This claim, by a
prisoner, alleges that the defendant's employees at Sing Sing
Correctional Facility (hereinafter Sing Sing) failed to properly diagnose and
treat claimant's injured right knee in a timely manner.
At the commencement of the trial of this claim at Sing Sing on August 3, 2000,
the State moved to dismiss the claim based upon the sixth affirmative defense,
raised in the State's Verified Answer to the claim, asserting that the Court
lacks subject matter jurisdiction due to claimant's failure to timely file the
claim or notice of intention in accordance with Court of Claims Act § 10
and § 11. In opposition to the State's motion, claimant asserted that the
continuous course of treatment doctrine, as set forth in CPLR § 214-a, is
applicable to this claim. The Court advised the parties that it would reserve
decision on the State's motion and requested post-trial memoranda on this issue
within 45 days from the date of trial.
Following the trial, the Court received correspondence from the Assistant
Attorney General representing the State in this matter withdrawing the State's
sixth affirmative defense. Such withdrawal is accepted by the Court.
Claimant testified that he injured his right knee when he slipped and fell in
the tunnel between the housing block and the school building. Claimant stated
that he was given ice for his knee; that x-rays were taken and that no
abnormalities were found. He further testified that he continued to have knee
pain and went to sick call about 15 times complaining about his knee and that
surgery was performed on his right knee in April, 1996. He further asserted
that his knee still bothers him because he received improper medical care.
To maintain an action for injuries sustained while under the care and control
of a medical practitioner, a party may proceed upon a theory of simple
negligence or upon the more particularized theory of medical malpractice (
Hale v State of New York
, 53 AD2d 1025). The theory of simple negligence
is restricted to those cases where the alleged negligent act is readily
determinable by the trier of the facts on common knowledge. However, where the
treatment received by the patient is an issue, the more specialized theory of
medical malpractice must be followed (see
, Twitchell v MacKay
AD2d 125; Hale v State of New York
, supra mot for lv denied
40 NY2d 804). Here, claimant is not asserting a cause of action upon a theory
of ordinary negligence, but one upon a theory of medical malpractice as he is
complaining about the medical treatment he received.
The burden was on claimant to establish that the care and treatment afforded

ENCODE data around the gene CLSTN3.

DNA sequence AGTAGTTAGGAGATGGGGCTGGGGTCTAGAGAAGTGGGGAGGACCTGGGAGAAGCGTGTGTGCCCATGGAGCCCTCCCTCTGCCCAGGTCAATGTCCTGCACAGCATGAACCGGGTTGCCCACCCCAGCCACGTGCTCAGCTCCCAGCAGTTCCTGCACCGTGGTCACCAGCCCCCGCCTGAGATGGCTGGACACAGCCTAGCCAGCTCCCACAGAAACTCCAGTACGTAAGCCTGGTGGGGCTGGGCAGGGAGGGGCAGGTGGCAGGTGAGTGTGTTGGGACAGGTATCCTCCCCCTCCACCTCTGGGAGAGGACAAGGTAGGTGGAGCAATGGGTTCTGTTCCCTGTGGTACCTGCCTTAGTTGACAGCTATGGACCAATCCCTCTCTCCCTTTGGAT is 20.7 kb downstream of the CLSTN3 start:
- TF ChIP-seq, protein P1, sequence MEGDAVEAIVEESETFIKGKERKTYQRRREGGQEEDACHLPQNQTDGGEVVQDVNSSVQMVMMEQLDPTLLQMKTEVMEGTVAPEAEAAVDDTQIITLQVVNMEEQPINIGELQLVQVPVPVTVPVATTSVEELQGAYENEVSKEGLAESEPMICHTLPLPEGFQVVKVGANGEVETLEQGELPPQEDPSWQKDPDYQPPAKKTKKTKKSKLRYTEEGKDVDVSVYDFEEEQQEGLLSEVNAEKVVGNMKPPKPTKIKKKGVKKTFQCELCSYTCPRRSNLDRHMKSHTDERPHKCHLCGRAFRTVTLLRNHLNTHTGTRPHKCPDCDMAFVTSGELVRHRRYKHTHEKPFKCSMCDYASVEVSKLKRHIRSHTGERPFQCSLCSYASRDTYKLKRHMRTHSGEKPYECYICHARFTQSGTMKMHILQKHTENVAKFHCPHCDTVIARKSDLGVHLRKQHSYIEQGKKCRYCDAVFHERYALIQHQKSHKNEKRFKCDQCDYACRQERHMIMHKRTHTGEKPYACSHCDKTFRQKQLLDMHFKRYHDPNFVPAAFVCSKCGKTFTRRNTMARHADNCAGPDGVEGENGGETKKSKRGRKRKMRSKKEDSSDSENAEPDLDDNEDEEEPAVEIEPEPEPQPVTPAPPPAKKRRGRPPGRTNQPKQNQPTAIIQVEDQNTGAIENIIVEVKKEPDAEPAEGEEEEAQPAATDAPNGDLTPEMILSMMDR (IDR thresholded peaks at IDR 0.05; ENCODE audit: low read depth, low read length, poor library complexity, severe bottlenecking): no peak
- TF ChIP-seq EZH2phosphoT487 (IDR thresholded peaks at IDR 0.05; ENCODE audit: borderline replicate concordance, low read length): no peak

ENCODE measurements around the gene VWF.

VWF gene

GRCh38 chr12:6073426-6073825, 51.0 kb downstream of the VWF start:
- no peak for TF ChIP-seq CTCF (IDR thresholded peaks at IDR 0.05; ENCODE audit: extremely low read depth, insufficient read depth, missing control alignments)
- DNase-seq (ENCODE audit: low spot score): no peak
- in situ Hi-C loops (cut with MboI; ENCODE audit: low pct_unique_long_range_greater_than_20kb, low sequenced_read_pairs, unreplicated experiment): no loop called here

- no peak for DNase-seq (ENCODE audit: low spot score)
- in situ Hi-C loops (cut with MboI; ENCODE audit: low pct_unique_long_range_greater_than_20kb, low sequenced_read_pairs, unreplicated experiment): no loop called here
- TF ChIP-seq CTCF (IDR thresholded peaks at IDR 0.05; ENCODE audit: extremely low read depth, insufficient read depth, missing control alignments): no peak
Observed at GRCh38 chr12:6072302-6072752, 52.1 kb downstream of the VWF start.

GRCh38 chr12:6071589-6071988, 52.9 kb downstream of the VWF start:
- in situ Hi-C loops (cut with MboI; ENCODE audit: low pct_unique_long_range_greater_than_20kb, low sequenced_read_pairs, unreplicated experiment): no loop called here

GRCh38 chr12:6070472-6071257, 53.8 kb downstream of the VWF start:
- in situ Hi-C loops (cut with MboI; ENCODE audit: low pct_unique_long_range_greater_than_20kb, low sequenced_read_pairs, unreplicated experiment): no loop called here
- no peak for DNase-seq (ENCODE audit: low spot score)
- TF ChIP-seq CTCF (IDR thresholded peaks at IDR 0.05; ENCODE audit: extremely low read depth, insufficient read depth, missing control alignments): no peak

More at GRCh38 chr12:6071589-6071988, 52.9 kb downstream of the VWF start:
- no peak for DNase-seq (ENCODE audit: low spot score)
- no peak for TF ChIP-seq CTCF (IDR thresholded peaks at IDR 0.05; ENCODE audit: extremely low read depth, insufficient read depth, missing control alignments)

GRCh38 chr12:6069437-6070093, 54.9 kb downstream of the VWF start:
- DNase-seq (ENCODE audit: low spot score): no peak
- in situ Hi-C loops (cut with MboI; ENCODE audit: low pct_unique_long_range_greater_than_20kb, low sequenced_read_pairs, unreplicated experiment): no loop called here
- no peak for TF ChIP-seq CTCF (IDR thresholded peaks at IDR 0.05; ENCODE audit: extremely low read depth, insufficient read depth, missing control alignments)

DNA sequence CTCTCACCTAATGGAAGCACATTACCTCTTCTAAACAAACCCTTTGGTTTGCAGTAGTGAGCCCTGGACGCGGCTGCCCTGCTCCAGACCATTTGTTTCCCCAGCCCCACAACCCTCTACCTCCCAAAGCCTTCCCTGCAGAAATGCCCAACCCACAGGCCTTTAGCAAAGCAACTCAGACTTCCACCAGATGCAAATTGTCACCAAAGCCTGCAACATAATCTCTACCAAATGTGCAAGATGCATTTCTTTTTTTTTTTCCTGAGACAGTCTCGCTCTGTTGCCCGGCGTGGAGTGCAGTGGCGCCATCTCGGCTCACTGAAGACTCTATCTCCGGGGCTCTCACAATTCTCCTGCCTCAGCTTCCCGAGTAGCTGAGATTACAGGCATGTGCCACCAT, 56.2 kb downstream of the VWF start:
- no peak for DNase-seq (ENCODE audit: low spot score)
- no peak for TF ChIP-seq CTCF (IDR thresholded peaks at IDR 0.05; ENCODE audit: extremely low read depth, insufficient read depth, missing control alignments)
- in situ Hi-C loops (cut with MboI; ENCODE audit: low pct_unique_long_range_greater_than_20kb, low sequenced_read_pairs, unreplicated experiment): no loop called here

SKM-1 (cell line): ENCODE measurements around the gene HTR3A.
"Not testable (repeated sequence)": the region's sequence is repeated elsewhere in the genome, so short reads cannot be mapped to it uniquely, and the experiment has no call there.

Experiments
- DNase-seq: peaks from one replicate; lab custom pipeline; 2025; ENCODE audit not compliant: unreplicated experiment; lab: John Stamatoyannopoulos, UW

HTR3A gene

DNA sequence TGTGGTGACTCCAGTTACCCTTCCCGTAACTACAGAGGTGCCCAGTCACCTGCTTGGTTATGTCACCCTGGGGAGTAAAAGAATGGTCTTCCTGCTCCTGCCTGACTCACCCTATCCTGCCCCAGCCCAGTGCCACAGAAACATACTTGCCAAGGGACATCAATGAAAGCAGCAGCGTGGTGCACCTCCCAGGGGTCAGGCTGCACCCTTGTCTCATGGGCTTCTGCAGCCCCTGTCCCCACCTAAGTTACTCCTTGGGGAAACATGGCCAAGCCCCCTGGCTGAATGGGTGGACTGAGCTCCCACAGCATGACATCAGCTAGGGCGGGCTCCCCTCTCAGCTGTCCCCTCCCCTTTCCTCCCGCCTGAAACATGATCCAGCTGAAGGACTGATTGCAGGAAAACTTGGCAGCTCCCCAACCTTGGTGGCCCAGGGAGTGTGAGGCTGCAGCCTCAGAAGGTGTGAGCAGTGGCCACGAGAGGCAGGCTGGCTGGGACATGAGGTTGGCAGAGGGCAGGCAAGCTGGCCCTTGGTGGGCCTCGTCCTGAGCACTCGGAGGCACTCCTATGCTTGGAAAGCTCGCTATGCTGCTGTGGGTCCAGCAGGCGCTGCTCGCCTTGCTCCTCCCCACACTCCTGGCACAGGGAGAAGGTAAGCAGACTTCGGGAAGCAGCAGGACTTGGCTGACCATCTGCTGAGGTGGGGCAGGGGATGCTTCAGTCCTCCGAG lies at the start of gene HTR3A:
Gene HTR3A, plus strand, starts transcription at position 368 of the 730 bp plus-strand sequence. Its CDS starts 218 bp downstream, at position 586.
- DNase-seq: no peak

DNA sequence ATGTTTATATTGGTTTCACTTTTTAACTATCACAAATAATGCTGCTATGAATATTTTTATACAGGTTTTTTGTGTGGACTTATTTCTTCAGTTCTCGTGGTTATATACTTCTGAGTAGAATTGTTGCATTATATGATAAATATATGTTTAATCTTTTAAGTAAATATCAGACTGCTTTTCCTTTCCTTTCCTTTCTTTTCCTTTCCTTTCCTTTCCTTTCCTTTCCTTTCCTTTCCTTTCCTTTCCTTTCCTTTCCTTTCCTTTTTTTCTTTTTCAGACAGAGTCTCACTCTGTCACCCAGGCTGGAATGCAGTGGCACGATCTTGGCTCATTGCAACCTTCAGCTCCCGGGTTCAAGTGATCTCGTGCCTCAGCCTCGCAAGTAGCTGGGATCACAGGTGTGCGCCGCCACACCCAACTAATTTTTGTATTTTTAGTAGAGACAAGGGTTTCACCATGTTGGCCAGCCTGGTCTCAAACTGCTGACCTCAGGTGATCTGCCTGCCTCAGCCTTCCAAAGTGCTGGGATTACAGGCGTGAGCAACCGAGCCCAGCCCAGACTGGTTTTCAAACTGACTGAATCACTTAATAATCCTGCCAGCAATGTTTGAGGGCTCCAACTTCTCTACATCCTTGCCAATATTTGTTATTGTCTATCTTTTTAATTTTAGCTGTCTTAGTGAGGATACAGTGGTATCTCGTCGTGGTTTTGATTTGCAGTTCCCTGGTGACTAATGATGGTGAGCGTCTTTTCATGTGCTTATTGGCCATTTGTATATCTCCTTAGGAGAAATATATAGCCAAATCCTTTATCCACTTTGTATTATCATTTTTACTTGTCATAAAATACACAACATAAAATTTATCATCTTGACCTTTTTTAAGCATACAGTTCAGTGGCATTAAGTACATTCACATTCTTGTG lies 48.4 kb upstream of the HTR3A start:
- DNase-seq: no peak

him by the State at the correctional facility constituted a deviation from the
applicable standard of care in that the medical personnel at Sing Sing either
did not possess or had not used reasonable care in the application of the
knowledge and skill ordinarily possessed by practitioners in the field (
Hale v State of New York
, mot for lv denied
804; Pike v Honsinger
, 155 NY 201; Riley v Wieman
, 137 AD2d 309).
The burden was also on claimant to establish that the alleged negligence (the
failure or delay in treating his injury) was a proximate cause of his damages,
i.e., that it was a substantial factor in causing or exacerbating his injuries
(Kennedy v Peninsula Hosp. Center
, 135 AD2d 788; Koster v
, 120 AD2d 644).
The State has an obligation to provide ordinary and appropriate medical
treatment to those inmates in its institutions (
Gordon v City of New York
, 120 AD2d 562, affd
70 NY2d 839). As
this is a medical malpractice action alleging improper treatment, expert medical
testimony is required (Morgan v State of New York
, 40 AD2d 891; see
, Macey v Hassam
, 97 AD2d 919). The Court finds that no
unreasonable delay in treatment occurred. Claimant did not present any expert
testimony, nor did he provide any credible evidence that the extensive medical
treatment he received: (a) was not proper, (b) was unreasonably delayed, or (c)
that any perceived delay that may have occurred exacerbated his condition.
Thus, the Court finds that no prima facie
case for medical malpractice
has been established by claimant.
In the absence of any testimony from a medical expert that the medical
treatment claimant received was improper, we find and conclude that claimant has
failed to establish by a preponderance of the evidence that the medical care
provided to claimant was not appropriate or adequate.
, that the delay in performing surgery was based upon a theory of
simple negligence, we would find that claimant has failed to meet his burden of
proof as to a breach of a duty of care or resultant damages. There was no
testimony that the pain he experienced would have been less had the injury been
discovered and the knee been surgically repaired sooner.
Accordingly, the State's motion to dismiss made at the conclusion of the trial,
upon which decision was reserved, is now granted and the claim is hereby
dismissed. The Chief Clerk is directed to enter judgment accordingly.